Welcome back to the Lab!
When Beatlemania swept across the planet in the early and mid-60’s, beetlemania was already alive and well in Japan, and had been for generations. Japanese children spent their summers searching the woods and forests for the coveted rhinoceros beetle. But as forest habitats became sparse and more families migrated to cities, beetle collecting fell by the wayside. That is, until companies began offering them in true Japanese style: through vending machines.
Yes, rhinoceros beetle vending machines. The hobby of raising, training and even fighting kabutomushi (かぶと虫 literally meaning “helmet insect”) was reborn in the late 90’s when a Japanese company began stocking unused vegetable vending machines with live rhinoceros beetle pairs. While the trend seemed short-lived (I haven’t found any information from the last two decades regarding these vending machines) the nation’s fascination with beetle-rearing and fighting was reinvigorated.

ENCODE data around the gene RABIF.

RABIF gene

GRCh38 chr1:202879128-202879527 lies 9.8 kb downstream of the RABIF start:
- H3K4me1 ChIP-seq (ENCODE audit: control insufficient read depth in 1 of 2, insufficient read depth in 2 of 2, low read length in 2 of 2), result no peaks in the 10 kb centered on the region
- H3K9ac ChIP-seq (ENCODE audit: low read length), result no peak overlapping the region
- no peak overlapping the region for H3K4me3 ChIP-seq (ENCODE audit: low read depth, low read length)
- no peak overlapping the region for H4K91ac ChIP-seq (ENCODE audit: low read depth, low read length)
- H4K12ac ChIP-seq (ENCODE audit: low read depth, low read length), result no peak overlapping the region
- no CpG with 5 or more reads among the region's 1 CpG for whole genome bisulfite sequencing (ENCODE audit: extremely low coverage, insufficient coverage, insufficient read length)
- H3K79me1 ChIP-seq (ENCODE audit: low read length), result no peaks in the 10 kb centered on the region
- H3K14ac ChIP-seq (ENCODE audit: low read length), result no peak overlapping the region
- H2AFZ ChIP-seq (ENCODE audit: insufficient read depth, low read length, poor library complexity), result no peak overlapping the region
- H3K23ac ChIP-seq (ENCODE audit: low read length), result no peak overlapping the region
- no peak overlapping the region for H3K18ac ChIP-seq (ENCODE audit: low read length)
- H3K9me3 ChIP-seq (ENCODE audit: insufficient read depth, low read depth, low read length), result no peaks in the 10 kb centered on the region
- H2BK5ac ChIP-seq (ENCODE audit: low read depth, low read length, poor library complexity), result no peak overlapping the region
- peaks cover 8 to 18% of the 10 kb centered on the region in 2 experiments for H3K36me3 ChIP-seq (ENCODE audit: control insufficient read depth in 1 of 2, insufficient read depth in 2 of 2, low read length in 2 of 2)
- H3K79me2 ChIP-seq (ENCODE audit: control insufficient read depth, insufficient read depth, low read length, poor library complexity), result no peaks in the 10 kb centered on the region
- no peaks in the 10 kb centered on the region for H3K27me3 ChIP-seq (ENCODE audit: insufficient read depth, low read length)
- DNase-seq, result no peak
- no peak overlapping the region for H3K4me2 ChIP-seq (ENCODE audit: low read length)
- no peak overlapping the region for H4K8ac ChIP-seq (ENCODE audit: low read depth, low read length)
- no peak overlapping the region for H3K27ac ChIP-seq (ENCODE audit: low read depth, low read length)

From this nationwide fascination, Mushiking was born. If you had, or were, an elementary school-aged child during the height of the Pokémon era (I, myself, had my cards confiscated on multiple occasions), you’ll have some idea of the popularity of Mushiking. While it was only released in Japan and other Asian countries, the arcade-style-trading-card-combo quickly dominated the market. Imagine Street Fighter – with beetles.
The rhinoceros beetle has long been held as a cultural symbol in Japan, well before the emergence of beetle vending machines or Mushiking. Before this Bug Wrangler found her passion for bug wrangling, Japan was a bucket list destination; but now that I’ve learned about an entire nation whose obsession with beetles rivals my own, it feels like required travel.
Until next time, thanks for visiting the lab!
Bug Wrangler Brenna
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